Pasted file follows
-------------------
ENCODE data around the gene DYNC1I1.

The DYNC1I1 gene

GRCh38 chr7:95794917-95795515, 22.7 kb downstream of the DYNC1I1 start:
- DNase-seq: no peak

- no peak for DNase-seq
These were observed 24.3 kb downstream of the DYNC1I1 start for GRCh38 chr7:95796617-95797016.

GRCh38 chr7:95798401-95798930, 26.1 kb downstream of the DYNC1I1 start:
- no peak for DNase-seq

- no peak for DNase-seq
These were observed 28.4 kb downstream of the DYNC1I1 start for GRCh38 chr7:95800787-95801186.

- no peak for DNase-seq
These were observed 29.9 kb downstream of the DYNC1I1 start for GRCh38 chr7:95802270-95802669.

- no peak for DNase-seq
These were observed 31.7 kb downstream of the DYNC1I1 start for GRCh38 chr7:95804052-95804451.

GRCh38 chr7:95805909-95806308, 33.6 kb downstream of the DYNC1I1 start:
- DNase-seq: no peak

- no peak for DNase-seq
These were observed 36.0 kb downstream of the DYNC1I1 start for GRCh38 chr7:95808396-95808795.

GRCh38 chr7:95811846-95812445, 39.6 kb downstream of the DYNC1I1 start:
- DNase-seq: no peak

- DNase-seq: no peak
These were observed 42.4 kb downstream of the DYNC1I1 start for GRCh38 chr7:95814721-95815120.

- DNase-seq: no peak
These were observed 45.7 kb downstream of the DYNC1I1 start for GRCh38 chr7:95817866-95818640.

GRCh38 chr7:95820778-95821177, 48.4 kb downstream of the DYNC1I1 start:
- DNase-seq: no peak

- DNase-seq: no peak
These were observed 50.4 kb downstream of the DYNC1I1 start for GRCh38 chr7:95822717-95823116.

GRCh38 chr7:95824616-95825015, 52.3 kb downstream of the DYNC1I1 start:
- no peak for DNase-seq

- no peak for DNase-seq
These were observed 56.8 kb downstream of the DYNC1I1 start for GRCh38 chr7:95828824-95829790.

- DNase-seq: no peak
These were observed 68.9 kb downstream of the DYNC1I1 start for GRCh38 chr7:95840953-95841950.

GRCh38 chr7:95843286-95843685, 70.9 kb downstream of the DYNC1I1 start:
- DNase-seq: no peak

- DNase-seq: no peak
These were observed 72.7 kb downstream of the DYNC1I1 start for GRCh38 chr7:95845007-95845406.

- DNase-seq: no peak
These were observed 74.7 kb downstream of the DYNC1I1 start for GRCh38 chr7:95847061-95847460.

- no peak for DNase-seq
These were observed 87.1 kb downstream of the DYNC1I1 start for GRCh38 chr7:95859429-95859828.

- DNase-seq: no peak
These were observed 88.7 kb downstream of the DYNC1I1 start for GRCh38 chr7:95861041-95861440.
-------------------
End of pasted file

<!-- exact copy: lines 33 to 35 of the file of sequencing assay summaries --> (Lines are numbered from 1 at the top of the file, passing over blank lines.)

- DNase-seq: no peak
These were observed 68.9 kb downstream of the DYNC1I1 start for GRCh38 chr7:95840953-95841950.

GRCh38 chr7:95843286-95843685, 70.9 kb downstream of the DYNC1I1 start: